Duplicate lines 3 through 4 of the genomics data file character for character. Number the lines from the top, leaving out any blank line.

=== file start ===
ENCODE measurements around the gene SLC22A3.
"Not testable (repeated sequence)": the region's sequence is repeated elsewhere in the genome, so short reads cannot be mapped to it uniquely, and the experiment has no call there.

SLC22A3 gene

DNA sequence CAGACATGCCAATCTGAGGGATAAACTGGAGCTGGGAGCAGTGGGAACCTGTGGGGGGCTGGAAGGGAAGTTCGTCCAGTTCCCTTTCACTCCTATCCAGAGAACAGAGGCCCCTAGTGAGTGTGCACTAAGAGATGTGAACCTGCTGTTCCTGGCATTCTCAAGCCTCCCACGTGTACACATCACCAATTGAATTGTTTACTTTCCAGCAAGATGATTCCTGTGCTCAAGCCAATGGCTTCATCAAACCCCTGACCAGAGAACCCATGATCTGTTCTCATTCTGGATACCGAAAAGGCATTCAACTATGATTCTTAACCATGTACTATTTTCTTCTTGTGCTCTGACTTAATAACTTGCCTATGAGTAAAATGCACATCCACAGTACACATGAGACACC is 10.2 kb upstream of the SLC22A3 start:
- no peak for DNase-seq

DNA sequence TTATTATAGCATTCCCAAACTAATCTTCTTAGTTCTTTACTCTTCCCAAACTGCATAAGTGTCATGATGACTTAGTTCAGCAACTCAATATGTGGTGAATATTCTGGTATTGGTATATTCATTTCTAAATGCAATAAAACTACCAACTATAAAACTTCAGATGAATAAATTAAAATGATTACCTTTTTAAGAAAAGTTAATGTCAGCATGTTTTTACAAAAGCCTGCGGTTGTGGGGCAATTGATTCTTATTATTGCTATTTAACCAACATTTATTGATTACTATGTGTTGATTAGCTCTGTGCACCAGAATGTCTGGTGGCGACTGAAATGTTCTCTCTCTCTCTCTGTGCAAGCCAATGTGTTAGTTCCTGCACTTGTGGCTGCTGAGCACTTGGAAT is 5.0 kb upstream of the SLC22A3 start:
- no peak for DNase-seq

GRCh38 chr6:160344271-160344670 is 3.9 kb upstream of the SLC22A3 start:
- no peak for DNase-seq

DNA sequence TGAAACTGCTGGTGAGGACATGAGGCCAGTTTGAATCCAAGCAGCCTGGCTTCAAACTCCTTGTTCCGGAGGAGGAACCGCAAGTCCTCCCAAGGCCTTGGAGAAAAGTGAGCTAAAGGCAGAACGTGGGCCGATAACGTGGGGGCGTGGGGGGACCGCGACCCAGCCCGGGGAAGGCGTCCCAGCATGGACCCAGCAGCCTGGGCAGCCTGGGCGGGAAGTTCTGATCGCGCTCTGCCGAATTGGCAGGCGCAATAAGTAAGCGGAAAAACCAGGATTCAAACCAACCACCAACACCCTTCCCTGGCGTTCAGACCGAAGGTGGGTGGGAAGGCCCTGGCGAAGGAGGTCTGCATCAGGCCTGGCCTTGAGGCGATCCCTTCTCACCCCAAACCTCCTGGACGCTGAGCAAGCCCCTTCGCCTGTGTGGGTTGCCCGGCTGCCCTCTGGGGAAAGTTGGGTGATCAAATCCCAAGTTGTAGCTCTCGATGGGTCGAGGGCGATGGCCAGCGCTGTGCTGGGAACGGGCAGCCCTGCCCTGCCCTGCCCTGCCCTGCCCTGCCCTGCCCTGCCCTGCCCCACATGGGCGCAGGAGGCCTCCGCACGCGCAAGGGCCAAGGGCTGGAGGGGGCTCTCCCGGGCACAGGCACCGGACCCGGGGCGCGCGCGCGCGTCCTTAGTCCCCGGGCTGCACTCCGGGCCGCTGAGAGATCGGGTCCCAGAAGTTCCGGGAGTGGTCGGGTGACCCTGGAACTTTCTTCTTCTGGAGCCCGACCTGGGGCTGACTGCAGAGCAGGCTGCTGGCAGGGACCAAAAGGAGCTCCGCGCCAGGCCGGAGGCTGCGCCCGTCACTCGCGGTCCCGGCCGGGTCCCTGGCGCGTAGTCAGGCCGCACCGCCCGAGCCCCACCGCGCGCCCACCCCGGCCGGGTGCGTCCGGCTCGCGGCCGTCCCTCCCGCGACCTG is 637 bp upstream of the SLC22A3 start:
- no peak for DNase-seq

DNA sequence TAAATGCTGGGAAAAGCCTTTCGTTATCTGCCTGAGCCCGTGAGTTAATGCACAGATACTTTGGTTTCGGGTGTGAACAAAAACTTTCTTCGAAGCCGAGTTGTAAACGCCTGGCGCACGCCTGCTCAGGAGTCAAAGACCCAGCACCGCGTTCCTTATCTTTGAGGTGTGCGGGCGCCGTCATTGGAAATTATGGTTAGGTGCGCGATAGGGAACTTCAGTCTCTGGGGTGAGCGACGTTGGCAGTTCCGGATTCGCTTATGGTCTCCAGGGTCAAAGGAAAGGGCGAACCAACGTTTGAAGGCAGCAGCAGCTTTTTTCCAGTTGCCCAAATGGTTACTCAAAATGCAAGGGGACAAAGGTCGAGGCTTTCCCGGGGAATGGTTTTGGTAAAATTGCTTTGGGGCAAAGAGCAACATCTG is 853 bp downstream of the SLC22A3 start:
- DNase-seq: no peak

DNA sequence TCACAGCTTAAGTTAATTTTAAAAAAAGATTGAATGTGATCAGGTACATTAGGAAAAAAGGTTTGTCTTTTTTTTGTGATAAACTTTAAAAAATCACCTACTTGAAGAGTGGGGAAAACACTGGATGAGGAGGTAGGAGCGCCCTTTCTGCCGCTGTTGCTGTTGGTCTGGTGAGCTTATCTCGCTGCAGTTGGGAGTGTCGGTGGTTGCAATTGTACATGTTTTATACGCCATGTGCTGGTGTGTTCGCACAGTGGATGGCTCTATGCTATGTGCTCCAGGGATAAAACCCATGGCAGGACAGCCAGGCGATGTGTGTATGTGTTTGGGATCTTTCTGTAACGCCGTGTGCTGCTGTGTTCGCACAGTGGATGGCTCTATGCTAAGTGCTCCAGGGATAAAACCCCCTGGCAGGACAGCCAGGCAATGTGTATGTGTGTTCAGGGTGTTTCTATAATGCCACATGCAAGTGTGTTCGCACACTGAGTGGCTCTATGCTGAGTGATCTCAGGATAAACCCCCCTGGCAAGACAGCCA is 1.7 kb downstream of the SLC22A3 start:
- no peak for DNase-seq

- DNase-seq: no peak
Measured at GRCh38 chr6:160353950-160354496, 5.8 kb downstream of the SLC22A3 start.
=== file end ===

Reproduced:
SLC22A3 gene

DNA sequence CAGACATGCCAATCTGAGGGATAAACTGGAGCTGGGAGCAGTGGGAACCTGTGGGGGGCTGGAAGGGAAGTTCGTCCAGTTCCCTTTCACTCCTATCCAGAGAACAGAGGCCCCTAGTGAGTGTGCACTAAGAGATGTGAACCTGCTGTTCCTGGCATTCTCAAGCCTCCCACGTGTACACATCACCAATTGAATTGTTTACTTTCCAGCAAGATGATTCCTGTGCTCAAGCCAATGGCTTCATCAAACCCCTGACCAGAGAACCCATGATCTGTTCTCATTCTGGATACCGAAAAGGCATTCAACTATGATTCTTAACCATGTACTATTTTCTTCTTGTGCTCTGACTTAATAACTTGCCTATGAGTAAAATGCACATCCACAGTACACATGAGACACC is 10.2 kb upstream of the SLC22A3 start: